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It's alive!

The Virginia Information Technologies Agency announced a milestone in its IT modernization efforts this month as it switched on a new cloud-enabled data center. Officials told StateScoop that a project involving the migration of data for 32 state agencies and hundreds of data centers has been “well ahead of schedule” since the new system went live in August. In just the past few weeks, VITA has completed 225 server migrations. “The nice thing about this is you get a chance to clear away a little bit of the cobwebs,” Virginia CISO Mike Watson said. Colin Wood reports.

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The Russians, again

Suspected Russian hackers were behind multiple recent intrusions of U.S. state and local computer networks, according to an industry analysis obtained by CyberScoop. The hacking group is known as TEMP.Isotope, according a private advisory issued by Mandiant, and sometimes goes by the name Energetic Bear, which has been linked to Russia before. The Mandiant memo comes a week after federal authorities warned state and local governments of a hacking campaign in which attackers breached some “elections support systems," such as email servers used for a range of business functions not involved in the counting of votes. Sean Lyngaas has more on CyberScoop.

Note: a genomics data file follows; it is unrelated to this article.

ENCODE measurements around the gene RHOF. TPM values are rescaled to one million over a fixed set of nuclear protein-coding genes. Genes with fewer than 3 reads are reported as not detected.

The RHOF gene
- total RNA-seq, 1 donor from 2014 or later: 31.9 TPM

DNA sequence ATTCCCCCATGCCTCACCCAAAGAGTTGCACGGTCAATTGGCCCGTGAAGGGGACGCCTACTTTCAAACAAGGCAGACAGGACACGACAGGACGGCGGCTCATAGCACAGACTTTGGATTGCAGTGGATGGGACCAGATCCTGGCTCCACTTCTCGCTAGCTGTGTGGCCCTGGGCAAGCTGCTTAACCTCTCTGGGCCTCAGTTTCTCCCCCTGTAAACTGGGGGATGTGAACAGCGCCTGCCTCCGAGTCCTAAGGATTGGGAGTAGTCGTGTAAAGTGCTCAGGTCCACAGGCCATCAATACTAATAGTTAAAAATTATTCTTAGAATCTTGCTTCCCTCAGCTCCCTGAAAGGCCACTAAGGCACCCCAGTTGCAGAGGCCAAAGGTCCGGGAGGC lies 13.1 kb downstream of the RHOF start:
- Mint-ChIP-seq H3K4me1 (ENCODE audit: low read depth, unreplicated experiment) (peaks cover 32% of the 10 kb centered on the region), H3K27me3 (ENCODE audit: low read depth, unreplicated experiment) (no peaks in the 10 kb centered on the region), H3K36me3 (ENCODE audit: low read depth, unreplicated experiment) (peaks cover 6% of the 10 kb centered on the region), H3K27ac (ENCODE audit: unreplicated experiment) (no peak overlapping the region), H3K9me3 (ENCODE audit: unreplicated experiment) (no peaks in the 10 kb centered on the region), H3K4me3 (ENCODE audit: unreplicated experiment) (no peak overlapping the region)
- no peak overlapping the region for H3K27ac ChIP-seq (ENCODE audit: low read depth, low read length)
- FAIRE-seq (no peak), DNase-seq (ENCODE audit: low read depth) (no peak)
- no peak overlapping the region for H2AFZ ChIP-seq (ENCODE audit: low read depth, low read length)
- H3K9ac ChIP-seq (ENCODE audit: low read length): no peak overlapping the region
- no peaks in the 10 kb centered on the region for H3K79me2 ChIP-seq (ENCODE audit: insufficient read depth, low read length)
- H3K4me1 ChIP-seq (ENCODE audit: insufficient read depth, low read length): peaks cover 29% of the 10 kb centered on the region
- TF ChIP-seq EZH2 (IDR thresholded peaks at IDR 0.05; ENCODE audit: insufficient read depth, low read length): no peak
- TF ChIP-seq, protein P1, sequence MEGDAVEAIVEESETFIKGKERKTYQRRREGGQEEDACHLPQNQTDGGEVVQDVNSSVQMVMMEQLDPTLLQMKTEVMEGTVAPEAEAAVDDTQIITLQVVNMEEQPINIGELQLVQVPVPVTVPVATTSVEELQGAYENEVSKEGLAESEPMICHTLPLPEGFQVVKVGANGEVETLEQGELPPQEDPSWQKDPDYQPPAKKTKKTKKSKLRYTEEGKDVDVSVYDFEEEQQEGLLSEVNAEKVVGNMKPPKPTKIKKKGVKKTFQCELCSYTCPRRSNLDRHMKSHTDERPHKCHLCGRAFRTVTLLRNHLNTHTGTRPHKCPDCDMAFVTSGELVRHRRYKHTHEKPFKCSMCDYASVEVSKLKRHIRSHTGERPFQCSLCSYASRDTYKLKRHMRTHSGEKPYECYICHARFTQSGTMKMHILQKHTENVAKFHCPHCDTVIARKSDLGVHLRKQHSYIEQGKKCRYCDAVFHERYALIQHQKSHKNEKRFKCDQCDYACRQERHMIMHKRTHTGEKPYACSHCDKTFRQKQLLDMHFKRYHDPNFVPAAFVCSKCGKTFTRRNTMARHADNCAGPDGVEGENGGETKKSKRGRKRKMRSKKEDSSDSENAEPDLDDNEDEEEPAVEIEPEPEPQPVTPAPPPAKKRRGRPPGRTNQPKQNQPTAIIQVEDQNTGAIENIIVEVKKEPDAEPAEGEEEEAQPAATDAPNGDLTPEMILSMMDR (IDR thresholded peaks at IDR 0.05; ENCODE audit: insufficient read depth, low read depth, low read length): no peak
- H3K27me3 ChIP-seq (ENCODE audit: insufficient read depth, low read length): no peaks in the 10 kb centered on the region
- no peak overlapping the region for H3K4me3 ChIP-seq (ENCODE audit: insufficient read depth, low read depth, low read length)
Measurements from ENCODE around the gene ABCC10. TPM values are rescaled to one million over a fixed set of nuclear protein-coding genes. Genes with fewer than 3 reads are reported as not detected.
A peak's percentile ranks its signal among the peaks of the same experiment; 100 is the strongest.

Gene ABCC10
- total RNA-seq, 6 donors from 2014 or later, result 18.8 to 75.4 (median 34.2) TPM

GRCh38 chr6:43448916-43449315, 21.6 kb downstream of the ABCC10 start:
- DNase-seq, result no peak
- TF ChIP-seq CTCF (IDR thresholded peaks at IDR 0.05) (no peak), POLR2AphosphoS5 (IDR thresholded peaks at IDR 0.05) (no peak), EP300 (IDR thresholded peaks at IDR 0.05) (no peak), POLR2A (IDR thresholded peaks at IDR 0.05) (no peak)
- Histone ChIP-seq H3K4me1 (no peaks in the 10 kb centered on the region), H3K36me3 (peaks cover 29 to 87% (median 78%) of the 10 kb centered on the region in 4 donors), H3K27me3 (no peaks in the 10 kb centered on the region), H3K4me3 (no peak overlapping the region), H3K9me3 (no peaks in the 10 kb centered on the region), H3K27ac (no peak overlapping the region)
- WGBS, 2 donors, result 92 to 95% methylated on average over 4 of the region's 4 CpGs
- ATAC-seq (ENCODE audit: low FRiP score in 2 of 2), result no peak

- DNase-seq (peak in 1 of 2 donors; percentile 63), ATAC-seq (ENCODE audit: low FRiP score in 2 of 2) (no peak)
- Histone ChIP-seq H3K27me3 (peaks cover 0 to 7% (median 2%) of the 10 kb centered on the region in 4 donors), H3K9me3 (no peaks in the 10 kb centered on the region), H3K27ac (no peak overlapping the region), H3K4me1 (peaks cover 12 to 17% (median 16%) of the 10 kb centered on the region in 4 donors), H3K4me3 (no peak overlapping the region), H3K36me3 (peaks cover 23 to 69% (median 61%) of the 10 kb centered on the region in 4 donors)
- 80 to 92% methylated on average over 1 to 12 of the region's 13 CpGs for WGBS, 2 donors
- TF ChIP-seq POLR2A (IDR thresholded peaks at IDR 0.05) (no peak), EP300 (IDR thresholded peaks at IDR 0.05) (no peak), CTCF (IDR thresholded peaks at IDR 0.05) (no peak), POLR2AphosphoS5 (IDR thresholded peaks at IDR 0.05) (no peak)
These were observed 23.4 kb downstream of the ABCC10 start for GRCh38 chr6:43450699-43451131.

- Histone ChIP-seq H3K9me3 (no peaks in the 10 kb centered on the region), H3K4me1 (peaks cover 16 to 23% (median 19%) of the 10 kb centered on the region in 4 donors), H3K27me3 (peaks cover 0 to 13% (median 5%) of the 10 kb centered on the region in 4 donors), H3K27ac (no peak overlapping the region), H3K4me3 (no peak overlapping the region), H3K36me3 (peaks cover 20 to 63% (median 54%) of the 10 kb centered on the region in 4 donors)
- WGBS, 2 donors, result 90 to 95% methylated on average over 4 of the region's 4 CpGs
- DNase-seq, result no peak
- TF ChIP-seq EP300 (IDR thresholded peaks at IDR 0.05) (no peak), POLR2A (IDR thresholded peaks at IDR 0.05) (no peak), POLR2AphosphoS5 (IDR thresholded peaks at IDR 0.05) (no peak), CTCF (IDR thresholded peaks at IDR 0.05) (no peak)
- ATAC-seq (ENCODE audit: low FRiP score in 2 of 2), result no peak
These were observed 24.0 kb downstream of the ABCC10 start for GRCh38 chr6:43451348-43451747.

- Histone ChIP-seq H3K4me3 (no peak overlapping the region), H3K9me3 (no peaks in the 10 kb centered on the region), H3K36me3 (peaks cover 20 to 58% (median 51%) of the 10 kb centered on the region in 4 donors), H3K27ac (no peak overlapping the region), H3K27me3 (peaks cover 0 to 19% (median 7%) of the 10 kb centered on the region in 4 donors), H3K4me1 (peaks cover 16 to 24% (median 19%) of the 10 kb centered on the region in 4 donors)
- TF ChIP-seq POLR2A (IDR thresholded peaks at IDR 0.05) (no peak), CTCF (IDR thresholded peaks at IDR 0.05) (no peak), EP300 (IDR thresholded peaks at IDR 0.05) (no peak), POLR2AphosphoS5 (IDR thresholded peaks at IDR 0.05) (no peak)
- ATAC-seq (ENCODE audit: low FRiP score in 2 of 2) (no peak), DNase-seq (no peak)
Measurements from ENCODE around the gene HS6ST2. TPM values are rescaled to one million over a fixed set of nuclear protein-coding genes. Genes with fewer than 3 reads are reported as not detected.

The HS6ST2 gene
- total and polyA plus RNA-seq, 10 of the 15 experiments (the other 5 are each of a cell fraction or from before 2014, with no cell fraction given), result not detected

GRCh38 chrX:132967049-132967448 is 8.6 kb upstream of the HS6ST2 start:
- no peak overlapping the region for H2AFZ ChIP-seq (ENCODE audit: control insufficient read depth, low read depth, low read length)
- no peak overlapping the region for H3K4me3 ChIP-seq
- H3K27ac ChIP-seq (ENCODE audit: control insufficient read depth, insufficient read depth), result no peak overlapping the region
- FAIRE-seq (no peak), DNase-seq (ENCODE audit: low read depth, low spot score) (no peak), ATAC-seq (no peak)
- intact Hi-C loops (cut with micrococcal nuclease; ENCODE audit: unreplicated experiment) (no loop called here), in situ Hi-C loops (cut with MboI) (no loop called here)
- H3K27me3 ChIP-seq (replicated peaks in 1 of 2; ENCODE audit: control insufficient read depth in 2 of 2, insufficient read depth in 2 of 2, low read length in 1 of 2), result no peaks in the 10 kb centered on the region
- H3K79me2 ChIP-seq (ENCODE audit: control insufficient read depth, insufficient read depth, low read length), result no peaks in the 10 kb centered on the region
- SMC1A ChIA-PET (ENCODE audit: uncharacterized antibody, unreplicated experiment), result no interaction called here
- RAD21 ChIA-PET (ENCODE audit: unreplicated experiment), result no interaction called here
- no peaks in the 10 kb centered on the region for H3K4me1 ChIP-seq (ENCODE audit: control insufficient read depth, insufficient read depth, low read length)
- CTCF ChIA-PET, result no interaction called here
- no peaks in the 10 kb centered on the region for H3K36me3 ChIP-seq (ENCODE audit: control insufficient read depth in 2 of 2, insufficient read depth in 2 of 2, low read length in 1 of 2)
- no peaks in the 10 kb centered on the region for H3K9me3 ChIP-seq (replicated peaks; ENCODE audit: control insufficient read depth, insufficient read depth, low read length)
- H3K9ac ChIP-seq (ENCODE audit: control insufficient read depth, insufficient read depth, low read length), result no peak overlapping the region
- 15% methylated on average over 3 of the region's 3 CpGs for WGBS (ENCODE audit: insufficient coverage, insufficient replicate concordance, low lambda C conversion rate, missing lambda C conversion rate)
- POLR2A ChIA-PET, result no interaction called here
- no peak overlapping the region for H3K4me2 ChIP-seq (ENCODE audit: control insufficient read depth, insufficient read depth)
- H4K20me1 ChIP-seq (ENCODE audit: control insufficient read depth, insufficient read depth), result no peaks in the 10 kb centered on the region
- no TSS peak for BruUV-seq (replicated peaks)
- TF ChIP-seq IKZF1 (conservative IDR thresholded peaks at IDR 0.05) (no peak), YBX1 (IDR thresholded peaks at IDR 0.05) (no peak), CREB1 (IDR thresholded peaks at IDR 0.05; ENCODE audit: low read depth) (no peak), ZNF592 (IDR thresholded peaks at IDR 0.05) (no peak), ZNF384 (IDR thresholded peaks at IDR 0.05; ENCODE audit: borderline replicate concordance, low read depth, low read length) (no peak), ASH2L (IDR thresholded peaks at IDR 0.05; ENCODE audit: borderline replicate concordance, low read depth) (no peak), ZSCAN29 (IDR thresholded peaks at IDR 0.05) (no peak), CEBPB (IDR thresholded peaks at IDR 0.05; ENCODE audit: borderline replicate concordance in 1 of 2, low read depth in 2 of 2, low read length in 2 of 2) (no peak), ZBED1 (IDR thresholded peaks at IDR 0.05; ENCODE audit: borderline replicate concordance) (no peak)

Be careful with the CARES Act money

Iowa State Auditor Rob Sand said yesterday that Gov. Kim Reynolds' administration's recent use of $21 million in federal pandemic relief funding to purchase accounting software was inappropriate. The state’s Department of Human Services used CARES Act funding to pay for a new contract with Workday, a company that sells cloud-based financial-management software. Sand said the use of pandemic relief funds was inappropriate, but Reynolds said the project allowed the state to “act quickly to assist essential government employees.” Colin has more.

Michigan to clear the records

Michigan will begin automating the clearance of criminal records for some residents within the next six months, and make it easier for others to apply for expungement over the next two years, after Gov. Gretchen Whitmer’s signing of a series of bills last week endorsed by criminal justice advocacy groups and the civic-tech group Code for America’s “Clear My Record” program, which has been used to clear criminal records following similar reforms in California and Illinois. “This is a milestone in state criminal record-sealing policy that will help hundreds of thousands of people in Michigan and help drive the national conversation on reform forward," John S. Cooper, the executive director of Safe and Just Michigan, said in a press release. Ryan Johnston has details.

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